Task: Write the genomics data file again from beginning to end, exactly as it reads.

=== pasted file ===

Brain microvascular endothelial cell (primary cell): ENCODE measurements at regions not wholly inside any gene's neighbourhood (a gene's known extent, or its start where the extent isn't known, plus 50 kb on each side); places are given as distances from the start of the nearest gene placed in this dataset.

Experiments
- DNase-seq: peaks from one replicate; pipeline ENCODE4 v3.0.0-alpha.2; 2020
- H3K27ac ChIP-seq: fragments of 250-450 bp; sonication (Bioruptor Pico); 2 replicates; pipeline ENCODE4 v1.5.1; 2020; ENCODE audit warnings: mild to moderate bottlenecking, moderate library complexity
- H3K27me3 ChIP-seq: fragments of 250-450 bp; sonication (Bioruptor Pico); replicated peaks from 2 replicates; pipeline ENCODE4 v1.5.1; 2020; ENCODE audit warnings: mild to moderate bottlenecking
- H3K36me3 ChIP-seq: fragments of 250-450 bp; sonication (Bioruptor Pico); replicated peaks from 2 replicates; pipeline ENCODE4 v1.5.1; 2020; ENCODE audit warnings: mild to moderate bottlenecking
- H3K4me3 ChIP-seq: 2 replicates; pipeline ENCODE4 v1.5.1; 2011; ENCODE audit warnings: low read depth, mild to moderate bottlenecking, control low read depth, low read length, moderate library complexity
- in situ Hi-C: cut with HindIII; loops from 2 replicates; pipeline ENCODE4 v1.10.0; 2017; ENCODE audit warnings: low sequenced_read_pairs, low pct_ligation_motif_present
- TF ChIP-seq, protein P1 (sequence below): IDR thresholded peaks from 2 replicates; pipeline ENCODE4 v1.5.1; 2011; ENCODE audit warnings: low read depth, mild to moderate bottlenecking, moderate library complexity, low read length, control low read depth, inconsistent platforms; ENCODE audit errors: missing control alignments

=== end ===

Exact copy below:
Brain microvascular endothelial cell (primary cell): ENCODE measurements at regions not wholly inside any gene's neighbourhood (a gene's known extent, or its start where the extent isn't known, plus 50 kb on each side); places are given as distances from the start of the nearest gene placed in this dataset.

Experiments
- DNase-seq: peaks from one replicate; pipeline ENCODE4 v3.0.0-alpha.2; 2020
- H3K27ac ChIP-seq: fragments of 250-450 bp; sonication (Bioruptor Pico); 2 replicates; pipeline ENCODE4 v1.5.1; 2020; ENCODE audit warnings: mild to moderate bottlenecking, moderate library complexity
- H3K27me3 ChIP-seq: fragments of 250-450 bp; sonication (Bioruptor Pico); replicated peaks from 2 replicates; pipeline ENCODE4 v1.5.1; 2020; ENCODE audit warnings: mild to moderate bottlenecking
- H3K36me3 ChIP-seq: fragments of 250-450 bp; sonication (Bioruptor Pico); replicated peaks from 2 replicates; pipeline ENCODE4 v1.5.1; 2020; ENCODE audit warnings: mild to moderate bottlenecking
- H3K4me3 ChIP-seq: 2 replicates; pipeline ENCODE4 v1.5.1; 2011; ENCODE audit warnings: low read depth, mild to moderate bottlenecking, control low read depth, low read length, moderate library complexity
- in situ Hi-C: cut with HindIII; loops from 2 replicates; pipeline ENCODE4 v1.10.0; 2017; ENCODE audit warnings: low sequenced_read_pairs, low pct_ligation_motif_present
- TF ChIP-seq, protein P1 (sequence below): IDR thresholded peaks from 2 replicates; pipeline ENCODE4 v1.5.1; 2011; ENCODE audit warnings: low read depth, mild to moderate bottlenecking, moderate library complexity, low read length, control low read depth, inconsistent platforms; ENCODE audit errors: missing control alignments